[Pdx-pm] Software development and The Rules

lemming at attbi.com lemming at attbi.com
Wed Sep 25 12:56:01 CDT 2002

--- Ovid <poec at yahoo.com> wrote:
> --- Joe Oppegaard <joe at joppegaard.com> wrote:
>> It seems like 75% of the software developers out
>> there don't follow The Rules 
>> (or know why they are breaking them), at least this
>> would be the assumption to make after reading books
>> like The Pragmatic Programmer, The Practice of
>> Programming, or just hearing people talk about their
>> peers at work. 

There is some truth to that, but some of it is just that
everyone has their own way of doing things.  As
someone else pointed out, a lot of managers don't
really go for mentoring and just tell their programmers
to get it done.  There might be a coding standards
document, but it's usually a horribly long obtuse
piece of work that no one including the manager has
even read.
The worst program I ever had to look at was a SMTP
program that was written by someone who had never dealt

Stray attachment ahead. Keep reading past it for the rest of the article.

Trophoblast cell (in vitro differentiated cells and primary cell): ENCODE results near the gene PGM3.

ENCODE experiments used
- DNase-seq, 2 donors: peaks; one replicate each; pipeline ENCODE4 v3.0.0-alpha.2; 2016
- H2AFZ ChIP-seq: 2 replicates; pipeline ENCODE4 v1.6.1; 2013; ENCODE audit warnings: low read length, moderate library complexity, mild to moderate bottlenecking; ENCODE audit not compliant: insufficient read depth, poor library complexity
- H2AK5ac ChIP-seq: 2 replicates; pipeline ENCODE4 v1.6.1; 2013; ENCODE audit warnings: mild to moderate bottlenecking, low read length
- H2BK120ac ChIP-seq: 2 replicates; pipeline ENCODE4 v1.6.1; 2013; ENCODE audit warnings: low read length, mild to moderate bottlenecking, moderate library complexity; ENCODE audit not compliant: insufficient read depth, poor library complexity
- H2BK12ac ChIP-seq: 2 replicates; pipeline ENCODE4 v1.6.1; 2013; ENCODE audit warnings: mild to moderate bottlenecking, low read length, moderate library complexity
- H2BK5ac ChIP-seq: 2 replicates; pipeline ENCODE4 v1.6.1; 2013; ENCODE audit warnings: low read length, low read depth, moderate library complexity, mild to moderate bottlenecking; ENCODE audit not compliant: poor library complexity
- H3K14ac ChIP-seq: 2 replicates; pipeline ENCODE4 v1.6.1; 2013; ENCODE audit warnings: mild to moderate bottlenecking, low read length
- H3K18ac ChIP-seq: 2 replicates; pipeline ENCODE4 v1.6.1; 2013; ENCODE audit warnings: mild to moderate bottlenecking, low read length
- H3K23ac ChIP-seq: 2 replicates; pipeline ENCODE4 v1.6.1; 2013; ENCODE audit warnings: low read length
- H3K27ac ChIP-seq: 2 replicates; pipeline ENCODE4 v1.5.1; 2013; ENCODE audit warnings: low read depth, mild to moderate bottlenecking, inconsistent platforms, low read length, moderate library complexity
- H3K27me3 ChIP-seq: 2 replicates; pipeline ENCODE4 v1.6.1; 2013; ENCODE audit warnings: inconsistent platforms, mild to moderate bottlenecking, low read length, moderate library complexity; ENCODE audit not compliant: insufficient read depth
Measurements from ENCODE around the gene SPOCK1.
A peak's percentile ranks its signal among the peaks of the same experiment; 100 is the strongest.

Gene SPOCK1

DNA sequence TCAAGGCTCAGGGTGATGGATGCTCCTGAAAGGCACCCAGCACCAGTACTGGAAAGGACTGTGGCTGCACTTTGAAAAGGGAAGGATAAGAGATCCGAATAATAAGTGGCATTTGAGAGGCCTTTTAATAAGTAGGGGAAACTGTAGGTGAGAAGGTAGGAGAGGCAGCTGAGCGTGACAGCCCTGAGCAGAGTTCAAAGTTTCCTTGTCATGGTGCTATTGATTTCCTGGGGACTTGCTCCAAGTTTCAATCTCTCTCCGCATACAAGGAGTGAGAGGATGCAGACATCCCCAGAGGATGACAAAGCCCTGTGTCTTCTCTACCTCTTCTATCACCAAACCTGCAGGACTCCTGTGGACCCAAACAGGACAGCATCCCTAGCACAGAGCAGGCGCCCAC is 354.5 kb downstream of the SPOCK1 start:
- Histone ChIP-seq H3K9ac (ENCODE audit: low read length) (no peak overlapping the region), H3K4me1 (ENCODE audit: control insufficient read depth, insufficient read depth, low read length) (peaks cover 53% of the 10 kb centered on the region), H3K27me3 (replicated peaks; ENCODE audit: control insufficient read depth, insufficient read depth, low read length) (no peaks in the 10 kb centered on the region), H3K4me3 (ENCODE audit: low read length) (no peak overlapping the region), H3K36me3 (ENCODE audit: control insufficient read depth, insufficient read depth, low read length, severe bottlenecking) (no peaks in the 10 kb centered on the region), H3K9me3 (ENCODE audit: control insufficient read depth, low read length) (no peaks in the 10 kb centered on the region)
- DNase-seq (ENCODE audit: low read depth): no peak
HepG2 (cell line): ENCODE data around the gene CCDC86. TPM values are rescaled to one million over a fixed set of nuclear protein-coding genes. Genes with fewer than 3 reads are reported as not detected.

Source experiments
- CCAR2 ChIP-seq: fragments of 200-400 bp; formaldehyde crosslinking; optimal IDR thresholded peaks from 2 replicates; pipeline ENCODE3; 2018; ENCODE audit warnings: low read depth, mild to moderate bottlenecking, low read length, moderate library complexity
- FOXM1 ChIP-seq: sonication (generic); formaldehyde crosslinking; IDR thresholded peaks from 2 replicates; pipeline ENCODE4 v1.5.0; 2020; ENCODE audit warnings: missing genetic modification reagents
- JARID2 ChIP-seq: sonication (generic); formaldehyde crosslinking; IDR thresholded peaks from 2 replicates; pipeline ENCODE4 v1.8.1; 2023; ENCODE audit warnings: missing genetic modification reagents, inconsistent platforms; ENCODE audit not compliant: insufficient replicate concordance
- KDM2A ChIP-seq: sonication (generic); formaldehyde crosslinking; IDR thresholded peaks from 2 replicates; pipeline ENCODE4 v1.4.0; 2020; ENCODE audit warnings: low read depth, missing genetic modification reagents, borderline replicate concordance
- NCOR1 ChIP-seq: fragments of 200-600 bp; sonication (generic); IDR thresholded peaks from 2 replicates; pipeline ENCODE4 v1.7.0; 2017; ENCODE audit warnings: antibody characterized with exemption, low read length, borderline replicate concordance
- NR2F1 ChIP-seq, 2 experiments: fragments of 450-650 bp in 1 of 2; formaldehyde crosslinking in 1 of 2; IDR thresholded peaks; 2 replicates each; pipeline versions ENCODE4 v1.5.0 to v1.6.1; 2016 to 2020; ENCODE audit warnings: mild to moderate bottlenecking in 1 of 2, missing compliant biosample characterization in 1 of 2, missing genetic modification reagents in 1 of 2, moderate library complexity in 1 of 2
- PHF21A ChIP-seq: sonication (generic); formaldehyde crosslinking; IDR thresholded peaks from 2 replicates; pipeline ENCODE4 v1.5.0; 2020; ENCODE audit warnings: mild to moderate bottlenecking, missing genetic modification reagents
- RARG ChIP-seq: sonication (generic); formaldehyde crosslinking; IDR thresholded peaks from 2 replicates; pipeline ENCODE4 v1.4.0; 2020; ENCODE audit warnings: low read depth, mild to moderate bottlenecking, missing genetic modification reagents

with SMTP before and it was his first programming
project. Naturally, I was the one who inherited that
code a couple years later.  (We did find a quick and
easy replacement for it...)

>> As I've never had a job as a software developer, I
>> don't know how true that assumption is. Is it one of
>> those wonders of society where everyone Knows they 
>> are good, yet they also Know most everyone else is
>> sub-par? (ie. driving).  

I've dealt with both.  The ones who don't think they
have anything to learn are the dangerous ones.

> I met a software developer who admitted that she was
> a rotten programmer, but she's the only one I've ever
> heard say that.  Most programmers have this idea that
> because their software works, they're good. 
> Unfortunately, other considerations apply.  

<examples snipped> Though good, I consider them
experience lessons.

> Incidentally, most programmers that I have
> encountered are awful.  By being willing to learn
> what constitutes good programming, a person can
> definitely improve dramatically in relation to
> others.

I agree.  It's a balancing act as well between speed
of coding, maintainability, personal style,
and robustness.


More information about the Pdx-pm-list mailing list